Numerous shoppers tested out the new technology at Amazon Go when it opened Jan. 22. ( Noni O'Reilly )

The opening of convenience-focused food store Amazon Go sparked widespread attention with its checkout-free shopping experience.

Shoppers download an app, add a payment method and scan their phone to enter the Seattle store, which opened Jan. 22. Weight sensors on shelves, cameras overhead and other components track which items are being removed and by whom. Shoppers are charged as they leave the store.

It is not clear whether Just Walk Out technology can be scaled for use in larger spaces — Amazon Go is less than 2,000 square feet — but its introduction has piqued interest because it attacks a major weakness of traditional grocery stores: waiting in line to complete the trip.

“It’s one more sign that Amazon is committed to growing in the food and grocery business,” said Bill Bishop, chief architect of retail consulting firm Brick Meets Click.

Bishop said technology at Amazon Go could set a new standard for data collection informing store experience, because the system registers a sale as soon as an item is removed from a shelf. While many retailers collect point-of-sale data at their registers, that information is not necessarily transferred quickly to a warehouse or a distributor as a signal that more product will be needed.

Amazon Go, on the other hand, might be able to use information more readily.

“The data flow can be more seamless, more complete, can go further back in the supply chain,” Bishop said.

Diana Sheehan, director of retail insights for Kantar Retail, expected that some U.S. grocers might look to counterparts in Asia and Europe to learn from or license technology to create similar experiences.

Despite the importance of convenience, however, Sheehan said that customer service still appears to be a strong draw for shoppers.

“The bigger question becomes, in traditional grocery, are shoppers really wanting to not talk to people?” Sheehan said. “I would argue in the U.S. that the refocusing on in-store services, on experience, on things like foodservice in-store, is actually in reaction to almost an anti-(e-commerce) attitude from shoppers.

“We see lots of growth in retailers who are getting experience and customer service and services right, which is the complete antithesis of what Amazon’s done,” Sheehan said. “That’s the interesting piece of it ... I think in retail as a whole it’s not all or nothing. It’s different (solutions) for different trips, for different states of mind.”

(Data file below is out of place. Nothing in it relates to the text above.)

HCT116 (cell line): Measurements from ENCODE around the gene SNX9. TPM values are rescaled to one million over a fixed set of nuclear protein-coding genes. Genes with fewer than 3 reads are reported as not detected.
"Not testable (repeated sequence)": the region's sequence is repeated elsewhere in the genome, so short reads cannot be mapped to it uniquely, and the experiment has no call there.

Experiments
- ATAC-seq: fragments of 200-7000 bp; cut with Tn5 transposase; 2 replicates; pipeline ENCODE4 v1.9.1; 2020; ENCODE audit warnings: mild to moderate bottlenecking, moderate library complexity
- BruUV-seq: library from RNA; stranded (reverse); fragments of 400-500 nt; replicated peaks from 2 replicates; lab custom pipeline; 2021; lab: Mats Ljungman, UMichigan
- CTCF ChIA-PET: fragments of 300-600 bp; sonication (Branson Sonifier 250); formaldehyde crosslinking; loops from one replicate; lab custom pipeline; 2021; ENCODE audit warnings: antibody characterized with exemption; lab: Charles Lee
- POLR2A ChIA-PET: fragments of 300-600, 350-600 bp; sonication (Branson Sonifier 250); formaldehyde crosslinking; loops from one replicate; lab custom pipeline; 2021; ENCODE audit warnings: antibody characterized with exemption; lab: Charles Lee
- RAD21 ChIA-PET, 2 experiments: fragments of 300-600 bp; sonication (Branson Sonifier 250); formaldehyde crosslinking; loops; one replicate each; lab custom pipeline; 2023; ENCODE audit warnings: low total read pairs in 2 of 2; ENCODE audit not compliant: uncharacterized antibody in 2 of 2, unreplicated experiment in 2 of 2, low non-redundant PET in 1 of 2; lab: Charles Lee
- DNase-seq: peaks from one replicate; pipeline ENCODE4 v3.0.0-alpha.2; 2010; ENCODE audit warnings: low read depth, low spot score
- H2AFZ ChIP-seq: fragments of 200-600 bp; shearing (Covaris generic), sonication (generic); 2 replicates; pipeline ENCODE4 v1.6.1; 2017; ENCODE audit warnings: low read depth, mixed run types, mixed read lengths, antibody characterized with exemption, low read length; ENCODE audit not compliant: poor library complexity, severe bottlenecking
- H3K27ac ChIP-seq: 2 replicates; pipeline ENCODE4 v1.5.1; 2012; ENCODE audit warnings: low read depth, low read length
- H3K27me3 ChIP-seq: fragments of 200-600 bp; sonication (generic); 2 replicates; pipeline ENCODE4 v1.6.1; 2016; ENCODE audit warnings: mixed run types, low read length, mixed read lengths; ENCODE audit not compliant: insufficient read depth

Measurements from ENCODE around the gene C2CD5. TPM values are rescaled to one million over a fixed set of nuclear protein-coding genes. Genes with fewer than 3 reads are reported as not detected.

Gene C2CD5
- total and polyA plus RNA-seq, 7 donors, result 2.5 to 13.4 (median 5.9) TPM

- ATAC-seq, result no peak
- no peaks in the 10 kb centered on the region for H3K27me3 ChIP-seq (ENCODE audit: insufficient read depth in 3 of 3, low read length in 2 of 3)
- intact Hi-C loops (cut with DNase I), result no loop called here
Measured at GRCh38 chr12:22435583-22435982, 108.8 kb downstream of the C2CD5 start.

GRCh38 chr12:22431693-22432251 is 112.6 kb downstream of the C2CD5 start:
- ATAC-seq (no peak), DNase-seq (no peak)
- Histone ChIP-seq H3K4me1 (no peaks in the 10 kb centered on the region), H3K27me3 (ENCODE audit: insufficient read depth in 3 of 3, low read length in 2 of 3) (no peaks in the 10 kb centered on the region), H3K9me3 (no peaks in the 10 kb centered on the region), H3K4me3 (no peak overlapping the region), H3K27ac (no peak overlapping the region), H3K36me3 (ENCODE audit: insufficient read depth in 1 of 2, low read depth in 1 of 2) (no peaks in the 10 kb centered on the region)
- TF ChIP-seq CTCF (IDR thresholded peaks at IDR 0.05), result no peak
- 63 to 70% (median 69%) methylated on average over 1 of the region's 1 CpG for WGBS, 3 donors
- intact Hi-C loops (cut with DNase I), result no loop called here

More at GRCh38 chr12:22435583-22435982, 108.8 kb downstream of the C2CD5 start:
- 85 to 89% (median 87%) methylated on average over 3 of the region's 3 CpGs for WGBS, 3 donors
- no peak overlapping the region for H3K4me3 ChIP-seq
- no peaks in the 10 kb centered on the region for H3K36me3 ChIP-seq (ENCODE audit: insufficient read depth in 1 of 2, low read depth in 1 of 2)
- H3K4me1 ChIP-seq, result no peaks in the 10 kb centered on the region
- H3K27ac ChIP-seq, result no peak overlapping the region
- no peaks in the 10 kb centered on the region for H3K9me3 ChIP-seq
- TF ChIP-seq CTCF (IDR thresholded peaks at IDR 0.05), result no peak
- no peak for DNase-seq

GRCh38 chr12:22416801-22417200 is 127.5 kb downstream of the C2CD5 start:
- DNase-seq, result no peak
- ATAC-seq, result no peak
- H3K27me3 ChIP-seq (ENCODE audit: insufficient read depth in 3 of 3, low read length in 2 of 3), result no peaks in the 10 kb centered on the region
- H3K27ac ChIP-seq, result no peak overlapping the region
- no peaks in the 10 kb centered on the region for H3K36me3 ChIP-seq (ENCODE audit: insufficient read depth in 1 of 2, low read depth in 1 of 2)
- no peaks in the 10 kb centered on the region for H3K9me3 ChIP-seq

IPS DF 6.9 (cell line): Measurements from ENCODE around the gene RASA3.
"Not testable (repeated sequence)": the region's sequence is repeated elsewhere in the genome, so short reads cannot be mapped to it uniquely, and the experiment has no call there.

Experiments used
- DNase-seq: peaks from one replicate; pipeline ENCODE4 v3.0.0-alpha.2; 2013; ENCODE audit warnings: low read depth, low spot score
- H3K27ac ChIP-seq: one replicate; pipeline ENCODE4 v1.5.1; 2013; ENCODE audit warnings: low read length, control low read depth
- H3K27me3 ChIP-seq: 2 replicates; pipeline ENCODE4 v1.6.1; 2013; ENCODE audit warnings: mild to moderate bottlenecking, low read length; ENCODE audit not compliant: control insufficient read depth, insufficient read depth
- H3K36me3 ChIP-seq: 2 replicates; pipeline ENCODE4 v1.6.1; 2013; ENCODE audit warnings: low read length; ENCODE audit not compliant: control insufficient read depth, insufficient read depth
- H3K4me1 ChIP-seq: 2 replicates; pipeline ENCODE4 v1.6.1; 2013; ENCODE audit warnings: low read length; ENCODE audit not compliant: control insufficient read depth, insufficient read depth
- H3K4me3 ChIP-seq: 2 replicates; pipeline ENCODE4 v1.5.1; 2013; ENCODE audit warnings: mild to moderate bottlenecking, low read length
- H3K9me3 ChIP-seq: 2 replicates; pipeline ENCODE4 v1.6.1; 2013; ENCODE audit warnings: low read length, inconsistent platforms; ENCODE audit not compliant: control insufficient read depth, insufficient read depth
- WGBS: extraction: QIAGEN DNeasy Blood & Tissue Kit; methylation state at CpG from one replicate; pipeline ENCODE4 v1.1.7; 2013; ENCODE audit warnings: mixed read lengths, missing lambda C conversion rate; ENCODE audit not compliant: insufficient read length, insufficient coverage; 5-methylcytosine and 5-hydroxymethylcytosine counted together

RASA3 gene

The need for retailers to be multi-faceted is one that Amazon itself has highlighted by getting into brick-and-mortar, Sheehan noted. More and more, no company can simply be what has traditionally been.

“Ten years ago it was fine for Meijer just to be Meijer and be a darn good Midwestern retailer,” Sheehan said. “Today, Meijer competes online, Meijer is building and will open a small format concept to reach urban areas, where they haven’t really been able to break through, and they’re going to compete in multiple ways,” Sheehan said. “I think this technology piece (at Amazon Go) is simply a tool that makes the shopping experience easier.”

Traditional retailers like Kroger and Walmart have experimented with streamlining the checkout process, expanding their self-checkout offerings. Sam’s Club allows shoppers to scan items as they put them in their cart and then bypass the line when they exit, only pausing to show a receipt to an attendant at the door.

The growth of options like those, particularly with shoppers being able to pay with their phones, is expected to continue.

Amazon Go is open 7 a.m.-9 p.m. weekdays.

Meal kits are among the offerings there, designed for two and able to be prepared in a half-hour.

Photos from The New York Times showed that grab-and-go produce items like salads and Fresh Prep’d Soup Kits from Ready Pac Foods are also available at the store. Amazon did not immediately respond to an inquiry on whether the Go format carries bulk produce.

Amazon has been testing the format since at least December 2016, with only company employees allowed to use the store. Originally Amazon had stated it would be open to the public in early 2017.